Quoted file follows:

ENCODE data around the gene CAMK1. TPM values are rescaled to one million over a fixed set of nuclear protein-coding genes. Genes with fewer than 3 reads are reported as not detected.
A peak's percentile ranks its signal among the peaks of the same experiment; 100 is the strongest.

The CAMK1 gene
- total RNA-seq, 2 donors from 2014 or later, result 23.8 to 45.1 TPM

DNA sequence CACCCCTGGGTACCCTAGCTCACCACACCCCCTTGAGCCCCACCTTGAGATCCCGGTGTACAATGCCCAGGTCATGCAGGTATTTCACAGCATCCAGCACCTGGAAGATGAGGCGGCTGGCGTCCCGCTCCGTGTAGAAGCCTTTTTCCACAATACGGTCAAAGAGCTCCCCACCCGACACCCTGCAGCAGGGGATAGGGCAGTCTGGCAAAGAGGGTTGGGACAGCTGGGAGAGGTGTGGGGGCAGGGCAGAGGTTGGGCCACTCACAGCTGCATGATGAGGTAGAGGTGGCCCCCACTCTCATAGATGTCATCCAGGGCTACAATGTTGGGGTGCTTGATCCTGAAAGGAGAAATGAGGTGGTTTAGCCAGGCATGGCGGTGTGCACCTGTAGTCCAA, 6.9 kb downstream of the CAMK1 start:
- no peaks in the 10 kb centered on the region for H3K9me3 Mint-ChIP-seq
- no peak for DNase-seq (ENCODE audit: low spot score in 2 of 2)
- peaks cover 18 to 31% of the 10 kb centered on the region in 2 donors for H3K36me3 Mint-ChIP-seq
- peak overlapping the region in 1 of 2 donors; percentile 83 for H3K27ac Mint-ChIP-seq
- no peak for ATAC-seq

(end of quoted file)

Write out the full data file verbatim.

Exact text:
ENCODE data around the gene CAMK1. TPM values are rescaled to one million over a fixed set of nuclear protein-coding genes. Genes with fewer than 3 reads are reported as not detected.
A peak's percentile ranks its signal among the peaks of the same experiment; 100 is the strongest.

The CAMK1 gene
- total RNA-seq, 2 donors from 2014 or later, result 23.8 to 45.1 TPM

DNA sequence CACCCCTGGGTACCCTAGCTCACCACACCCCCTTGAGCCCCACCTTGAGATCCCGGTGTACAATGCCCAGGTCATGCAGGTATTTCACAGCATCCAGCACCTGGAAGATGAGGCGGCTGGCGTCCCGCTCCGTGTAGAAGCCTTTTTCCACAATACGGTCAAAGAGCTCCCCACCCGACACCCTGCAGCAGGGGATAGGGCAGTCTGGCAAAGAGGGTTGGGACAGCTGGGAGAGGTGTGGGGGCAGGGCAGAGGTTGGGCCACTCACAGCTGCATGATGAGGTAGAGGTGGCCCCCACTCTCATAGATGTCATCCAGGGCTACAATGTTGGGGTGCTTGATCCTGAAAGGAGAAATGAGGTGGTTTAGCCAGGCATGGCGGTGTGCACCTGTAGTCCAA, 6.9 kb downstream of the CAMK1 start:
- no peaks in the 10 kb centered on the region for H3K9me3 Mint-ChIP-seq
- no peak for DNase-seq (ENCODE audit: low spot score in 2 of 2)
- peaks cover 18 to 31% of the 10 kb centered on the region in 2 donors for H3K36me3 Mint-ChIP-seq
- peak overlapping the region in 1 of 2 donors; percentile 83 for H3K27ac Mint-ChIP-seq
- no peak for ATAC-seq